Time to leave? Here’s how to make a smooth transition out of your organisation

By Nidhi Thakur|29th Nov 2016
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When it comes to work ethics and essentials, we are trained for each and every step we take, in chronological order, right from ‘How to make a resume’ to ‘What not to say at your interview’. Then, of course, there’s professional training for what you actually have to do after you crack the interview. College books, tutorials, mentors, guidance classes, summer internships – they’ve got it all covered. But there is one thing everyone misses out, and a crucial one at that – what happens when it’s time to say goodbye?

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Image : shutterstock

It’s strange, isn’t it? We’re always so worried about how to get a perfect job and how to be a perfect employee that we hardly spend enough time thinking about what happens when we have to go. Do we just throw a farewell party for our close colleagues at the nearby club, or write a heartfelt letter to our bosses explaining how they’ve made a difference in your life? That’s not how easy it is!

You’ve worked for this organisation for a certain period of time. During this period, you were an integral part of the team, the processes, the growth, and the failures. You had your set of responsibilities, and over a period of time, you mastered a way of doing the right things at the right time with the resources at your organisation’s disposal. And now you’re leaving – that’s surely going to cause a certain upset in the work environment. Wouldn’t you want to make sure the transfer happens smoothly, so there’s no friction once you’re gone?

Here are a few ways to ensure the same.

Honest disclosure 

First things first, don’t let this be a surprise to your employer. No matter what the reason for your exit might be, make sure you have an honest conversation with your supervisor, discussing the way ahead, and give him some time to react (whether positively or negatively). Once everything is discussed, offer a fair notice period which allows your employer to find a suitable replacement for you, and at the same time gives you ample time to wrap up any in-process tasks you might be handling.

Negotiations

In certain cases, the employer might consider making counter-offers to retain the employee. Here you need to be certain of where your head is at. If you’re very sure that you’re done with this particular organisation, make it very clear to your manager, and do not entertain negotiations for counter-offers. Such directionless discussions will only lead to frustration and a spoiled image on your employer’s part, and that’s not how you would like to end terms with them.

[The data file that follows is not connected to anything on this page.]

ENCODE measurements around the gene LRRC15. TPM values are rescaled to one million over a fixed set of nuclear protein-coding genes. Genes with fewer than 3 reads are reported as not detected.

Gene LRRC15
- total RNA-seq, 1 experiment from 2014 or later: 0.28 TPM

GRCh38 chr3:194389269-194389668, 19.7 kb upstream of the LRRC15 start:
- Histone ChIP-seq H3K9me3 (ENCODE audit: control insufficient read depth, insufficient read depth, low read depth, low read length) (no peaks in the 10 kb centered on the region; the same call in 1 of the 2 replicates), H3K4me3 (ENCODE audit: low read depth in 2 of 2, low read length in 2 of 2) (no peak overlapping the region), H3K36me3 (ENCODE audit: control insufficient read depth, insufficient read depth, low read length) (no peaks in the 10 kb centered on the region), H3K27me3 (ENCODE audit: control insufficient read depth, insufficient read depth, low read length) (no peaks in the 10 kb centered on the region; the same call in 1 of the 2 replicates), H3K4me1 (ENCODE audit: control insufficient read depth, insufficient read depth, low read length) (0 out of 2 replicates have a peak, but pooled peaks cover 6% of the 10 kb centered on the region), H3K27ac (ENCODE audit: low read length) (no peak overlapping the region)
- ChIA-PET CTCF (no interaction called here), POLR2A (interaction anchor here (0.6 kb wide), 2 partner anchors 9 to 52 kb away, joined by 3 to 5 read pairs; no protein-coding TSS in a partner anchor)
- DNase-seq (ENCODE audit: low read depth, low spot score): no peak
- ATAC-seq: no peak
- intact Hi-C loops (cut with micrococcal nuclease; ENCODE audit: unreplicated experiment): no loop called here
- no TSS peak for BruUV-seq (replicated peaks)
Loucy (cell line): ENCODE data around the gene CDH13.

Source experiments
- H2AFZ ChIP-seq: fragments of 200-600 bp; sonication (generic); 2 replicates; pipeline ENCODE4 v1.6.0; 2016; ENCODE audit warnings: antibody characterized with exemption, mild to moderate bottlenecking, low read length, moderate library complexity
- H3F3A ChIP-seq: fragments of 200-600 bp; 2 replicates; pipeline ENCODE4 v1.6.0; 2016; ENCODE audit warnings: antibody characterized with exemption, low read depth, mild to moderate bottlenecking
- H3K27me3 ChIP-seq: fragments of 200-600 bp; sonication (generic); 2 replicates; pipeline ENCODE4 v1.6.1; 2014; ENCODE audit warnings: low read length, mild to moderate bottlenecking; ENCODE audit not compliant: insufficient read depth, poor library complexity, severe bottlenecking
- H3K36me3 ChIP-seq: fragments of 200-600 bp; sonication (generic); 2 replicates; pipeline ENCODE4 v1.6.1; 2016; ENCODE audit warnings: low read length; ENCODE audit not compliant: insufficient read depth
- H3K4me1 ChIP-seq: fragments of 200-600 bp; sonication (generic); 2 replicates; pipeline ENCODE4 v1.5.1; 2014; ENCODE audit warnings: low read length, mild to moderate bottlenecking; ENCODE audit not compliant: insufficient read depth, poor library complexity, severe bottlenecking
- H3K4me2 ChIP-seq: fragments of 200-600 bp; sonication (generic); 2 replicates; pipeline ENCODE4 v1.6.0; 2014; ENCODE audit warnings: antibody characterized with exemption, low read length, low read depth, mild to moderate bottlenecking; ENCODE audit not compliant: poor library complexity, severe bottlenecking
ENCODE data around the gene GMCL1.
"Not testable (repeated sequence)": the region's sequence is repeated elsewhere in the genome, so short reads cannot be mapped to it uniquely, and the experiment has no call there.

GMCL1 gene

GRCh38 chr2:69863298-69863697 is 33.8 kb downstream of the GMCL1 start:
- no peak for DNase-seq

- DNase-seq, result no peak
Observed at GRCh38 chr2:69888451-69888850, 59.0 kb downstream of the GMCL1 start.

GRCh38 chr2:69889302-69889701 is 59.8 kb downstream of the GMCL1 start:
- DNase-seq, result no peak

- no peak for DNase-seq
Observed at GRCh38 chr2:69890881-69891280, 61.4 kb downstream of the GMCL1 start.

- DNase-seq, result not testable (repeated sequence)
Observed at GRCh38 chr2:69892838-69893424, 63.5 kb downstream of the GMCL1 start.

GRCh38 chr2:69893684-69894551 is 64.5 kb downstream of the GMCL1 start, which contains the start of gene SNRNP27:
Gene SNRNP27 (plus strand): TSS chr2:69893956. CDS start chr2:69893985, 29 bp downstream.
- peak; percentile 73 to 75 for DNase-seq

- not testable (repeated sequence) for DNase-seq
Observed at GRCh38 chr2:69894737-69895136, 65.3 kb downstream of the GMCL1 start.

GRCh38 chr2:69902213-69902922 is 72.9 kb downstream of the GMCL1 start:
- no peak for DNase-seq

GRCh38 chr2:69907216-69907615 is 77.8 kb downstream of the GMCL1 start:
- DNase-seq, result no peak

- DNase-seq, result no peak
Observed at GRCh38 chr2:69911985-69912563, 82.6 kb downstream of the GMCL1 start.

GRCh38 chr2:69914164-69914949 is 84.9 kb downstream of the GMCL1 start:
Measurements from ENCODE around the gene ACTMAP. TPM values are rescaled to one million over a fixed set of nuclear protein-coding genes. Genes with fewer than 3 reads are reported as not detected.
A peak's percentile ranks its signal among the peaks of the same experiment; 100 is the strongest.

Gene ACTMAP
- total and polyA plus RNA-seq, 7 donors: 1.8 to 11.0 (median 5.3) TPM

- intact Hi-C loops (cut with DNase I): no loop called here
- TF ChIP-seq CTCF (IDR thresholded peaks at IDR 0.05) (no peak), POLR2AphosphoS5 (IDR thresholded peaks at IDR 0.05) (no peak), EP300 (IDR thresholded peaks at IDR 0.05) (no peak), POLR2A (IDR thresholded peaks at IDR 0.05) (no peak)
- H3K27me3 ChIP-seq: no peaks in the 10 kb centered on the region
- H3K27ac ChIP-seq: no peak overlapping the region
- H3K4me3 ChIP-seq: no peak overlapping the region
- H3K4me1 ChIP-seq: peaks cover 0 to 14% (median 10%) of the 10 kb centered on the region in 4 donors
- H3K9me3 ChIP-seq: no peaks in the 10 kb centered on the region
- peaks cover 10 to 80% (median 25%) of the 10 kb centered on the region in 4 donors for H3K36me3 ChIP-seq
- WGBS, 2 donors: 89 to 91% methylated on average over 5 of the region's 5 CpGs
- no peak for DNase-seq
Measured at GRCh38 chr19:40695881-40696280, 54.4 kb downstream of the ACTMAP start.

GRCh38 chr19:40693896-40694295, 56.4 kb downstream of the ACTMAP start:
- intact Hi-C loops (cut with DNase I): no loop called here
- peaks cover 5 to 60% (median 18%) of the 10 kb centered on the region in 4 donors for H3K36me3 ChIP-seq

Assist the HR

No one knows your job better than you, so offer to assist the HR in any way possible for refilling your position. Begin by drafting a precise job description for the role, noting the key advantages of the job and the workplace. It would also do well to consult your manager if they would like you to be a part of the screening or interview process.

The handover

Whoever the company chooses as the new you, make sure you volunteer to spend some time with him or her, at work. Allow them to shadow you for at least a week, so that they know what is expected of them at any given time. This will also help give them a good understanding of the many processes in place at the company – who should be contacted in case of a tech crisis, who is the guy in accounts department who clears your salary, how does the attendance chart work, which are the team Google docs to be regularly updated, etc. In case the replacement is not hired in your presence, make sure you write an email/manual explaining everything and share the same with your manager. Do try and make this as detailed as possible to ensure it serves its purpose and doesn’t lead to any frictions during transition.

Thinking about the future

As the retreating employee, it is quite possible that a lot of focus shifts upon you on the final few weeks at work. Don’t serve your notice period like a jail sentence. Use this time to show your true value to your employer, even if you’re leaving. Make sure you’re as productive as you were earlier, help in any transitional difficulties they might be facing owing to your resignation, spread a positive vibe around the workplace with your enthusiasm. Over the years, the more experienced you get, you will realise how good relations with ex-employers can be a great asset to behold.

For better or for worse, this organisation you’re about to leave has played a major role in your life. Before you take the plunge into a new commitment, it’s essential to ensure all the old doors are properly and amicably closed. Don’t ever make the mistake of believing that a goodbye today is a goodbye forever. You will be surprised how old employers and colleagues can becomes future clients or teammates – so you want to make sure you do everything right to not do anything wrong, especially when you’re leaving!